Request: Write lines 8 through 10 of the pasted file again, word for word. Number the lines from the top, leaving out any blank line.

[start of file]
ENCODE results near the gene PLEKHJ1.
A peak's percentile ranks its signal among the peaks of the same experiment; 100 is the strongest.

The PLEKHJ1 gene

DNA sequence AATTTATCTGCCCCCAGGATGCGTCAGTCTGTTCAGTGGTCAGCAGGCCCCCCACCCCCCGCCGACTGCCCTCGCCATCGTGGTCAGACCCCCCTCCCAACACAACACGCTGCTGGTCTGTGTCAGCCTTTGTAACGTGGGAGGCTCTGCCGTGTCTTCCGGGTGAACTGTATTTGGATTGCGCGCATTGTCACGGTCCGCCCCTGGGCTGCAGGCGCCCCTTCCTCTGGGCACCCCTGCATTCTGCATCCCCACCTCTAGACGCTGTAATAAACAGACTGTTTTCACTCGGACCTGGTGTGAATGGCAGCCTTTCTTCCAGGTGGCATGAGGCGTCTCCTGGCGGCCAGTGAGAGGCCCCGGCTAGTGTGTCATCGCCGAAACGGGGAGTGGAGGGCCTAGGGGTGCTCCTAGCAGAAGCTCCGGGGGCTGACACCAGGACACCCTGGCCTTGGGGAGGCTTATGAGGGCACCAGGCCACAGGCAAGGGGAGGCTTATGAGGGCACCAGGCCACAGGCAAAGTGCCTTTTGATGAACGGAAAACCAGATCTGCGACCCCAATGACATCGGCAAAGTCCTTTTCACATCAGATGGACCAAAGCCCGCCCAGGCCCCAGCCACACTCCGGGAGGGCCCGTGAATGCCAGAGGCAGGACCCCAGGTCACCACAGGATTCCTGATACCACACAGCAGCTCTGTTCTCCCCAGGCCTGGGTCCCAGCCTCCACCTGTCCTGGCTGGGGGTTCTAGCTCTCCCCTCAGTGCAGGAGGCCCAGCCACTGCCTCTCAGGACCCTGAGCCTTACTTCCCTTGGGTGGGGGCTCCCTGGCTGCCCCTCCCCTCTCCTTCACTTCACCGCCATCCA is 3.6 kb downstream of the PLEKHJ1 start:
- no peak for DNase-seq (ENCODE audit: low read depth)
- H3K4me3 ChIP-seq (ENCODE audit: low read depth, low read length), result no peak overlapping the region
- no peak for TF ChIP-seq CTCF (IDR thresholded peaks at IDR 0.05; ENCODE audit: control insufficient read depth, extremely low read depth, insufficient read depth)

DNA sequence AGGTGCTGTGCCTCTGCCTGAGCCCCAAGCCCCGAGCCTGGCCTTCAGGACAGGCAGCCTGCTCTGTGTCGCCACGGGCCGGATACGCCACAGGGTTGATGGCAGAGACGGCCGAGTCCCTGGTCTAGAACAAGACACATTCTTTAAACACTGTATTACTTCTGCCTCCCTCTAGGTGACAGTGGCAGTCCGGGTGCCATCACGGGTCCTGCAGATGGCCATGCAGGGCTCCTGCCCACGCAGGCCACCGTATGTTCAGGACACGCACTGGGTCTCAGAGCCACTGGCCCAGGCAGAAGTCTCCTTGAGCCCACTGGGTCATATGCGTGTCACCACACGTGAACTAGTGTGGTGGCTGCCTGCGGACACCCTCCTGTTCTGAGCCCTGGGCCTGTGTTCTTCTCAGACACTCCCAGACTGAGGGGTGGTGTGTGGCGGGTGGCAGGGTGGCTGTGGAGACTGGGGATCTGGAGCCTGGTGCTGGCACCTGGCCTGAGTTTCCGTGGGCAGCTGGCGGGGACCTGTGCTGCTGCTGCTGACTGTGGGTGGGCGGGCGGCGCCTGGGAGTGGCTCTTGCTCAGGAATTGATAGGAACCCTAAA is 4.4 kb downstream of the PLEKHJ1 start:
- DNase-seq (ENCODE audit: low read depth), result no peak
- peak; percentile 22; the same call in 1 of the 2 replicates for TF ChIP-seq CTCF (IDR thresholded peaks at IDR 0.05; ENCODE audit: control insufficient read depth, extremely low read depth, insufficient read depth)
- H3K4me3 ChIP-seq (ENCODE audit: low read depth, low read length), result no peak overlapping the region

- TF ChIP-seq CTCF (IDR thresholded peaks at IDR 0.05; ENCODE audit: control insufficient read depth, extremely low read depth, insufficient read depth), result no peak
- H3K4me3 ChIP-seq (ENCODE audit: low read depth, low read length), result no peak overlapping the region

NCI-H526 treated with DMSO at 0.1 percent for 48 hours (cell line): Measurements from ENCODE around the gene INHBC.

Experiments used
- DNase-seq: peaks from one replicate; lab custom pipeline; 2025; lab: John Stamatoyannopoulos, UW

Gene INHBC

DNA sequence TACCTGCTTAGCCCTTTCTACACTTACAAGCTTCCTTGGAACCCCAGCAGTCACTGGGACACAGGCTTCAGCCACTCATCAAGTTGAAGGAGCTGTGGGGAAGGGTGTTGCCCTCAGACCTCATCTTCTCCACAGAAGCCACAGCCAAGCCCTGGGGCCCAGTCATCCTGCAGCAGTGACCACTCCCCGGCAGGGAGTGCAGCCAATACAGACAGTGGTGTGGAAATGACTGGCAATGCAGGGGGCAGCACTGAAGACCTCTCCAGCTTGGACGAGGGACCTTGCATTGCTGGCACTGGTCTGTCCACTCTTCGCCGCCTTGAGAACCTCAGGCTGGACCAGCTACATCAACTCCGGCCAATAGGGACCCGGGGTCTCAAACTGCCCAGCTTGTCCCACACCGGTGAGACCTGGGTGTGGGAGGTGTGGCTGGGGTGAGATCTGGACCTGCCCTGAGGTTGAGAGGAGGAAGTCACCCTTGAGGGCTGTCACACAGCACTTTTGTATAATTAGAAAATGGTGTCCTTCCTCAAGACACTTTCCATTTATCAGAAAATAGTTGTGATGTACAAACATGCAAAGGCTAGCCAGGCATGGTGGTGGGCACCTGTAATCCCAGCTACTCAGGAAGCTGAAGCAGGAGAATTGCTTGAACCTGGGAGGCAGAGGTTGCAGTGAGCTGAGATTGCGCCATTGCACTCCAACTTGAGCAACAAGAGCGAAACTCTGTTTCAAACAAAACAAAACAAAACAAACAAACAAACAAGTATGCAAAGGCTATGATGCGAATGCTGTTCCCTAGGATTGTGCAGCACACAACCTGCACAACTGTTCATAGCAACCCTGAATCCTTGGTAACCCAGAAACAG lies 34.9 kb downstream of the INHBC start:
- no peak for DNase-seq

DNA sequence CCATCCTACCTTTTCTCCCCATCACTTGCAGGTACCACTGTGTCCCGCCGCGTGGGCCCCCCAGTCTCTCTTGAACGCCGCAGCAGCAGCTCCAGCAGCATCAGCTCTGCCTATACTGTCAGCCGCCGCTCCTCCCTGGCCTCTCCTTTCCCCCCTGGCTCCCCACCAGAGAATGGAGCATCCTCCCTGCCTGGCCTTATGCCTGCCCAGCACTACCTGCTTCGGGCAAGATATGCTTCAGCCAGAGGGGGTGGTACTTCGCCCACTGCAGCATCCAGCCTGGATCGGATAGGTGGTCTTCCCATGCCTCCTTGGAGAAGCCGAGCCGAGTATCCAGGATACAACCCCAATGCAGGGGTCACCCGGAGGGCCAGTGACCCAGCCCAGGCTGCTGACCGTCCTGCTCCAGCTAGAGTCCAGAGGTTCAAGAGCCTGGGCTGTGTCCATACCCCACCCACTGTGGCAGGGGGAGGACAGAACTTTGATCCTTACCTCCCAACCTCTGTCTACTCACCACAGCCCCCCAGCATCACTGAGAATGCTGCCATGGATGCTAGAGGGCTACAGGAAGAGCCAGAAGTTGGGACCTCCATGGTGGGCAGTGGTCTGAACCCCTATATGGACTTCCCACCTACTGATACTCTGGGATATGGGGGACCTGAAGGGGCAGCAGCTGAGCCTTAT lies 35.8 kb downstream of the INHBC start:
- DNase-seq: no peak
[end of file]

DNA sequence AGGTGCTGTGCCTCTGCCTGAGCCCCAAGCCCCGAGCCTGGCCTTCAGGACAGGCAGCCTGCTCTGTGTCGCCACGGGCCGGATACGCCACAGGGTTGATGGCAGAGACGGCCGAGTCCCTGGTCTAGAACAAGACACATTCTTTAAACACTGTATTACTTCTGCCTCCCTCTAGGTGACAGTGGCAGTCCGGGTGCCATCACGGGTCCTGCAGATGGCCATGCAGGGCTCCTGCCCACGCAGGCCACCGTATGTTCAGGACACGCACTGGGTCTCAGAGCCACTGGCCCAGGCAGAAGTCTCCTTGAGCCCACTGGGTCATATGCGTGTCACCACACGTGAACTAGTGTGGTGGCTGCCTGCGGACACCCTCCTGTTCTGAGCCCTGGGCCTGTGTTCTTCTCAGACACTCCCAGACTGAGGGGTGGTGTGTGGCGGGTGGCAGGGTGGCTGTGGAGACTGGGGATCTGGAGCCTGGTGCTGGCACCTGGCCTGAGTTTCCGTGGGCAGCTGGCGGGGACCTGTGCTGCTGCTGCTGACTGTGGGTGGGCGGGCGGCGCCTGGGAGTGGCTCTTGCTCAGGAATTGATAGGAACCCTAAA is 4.4 kb downstream of the PLEKHJ1 start:
- DNase-seq (ENCODE audit: low read depth), result no peak
- peak; percentile 22; the same call in 1 of the 2 replicates for TF ChIP-seq CTCF (IDR thresholded peaks at IDR 0.05; ENCODE audit: control insufficient read depth, extremely low read depth, insufficient read depth)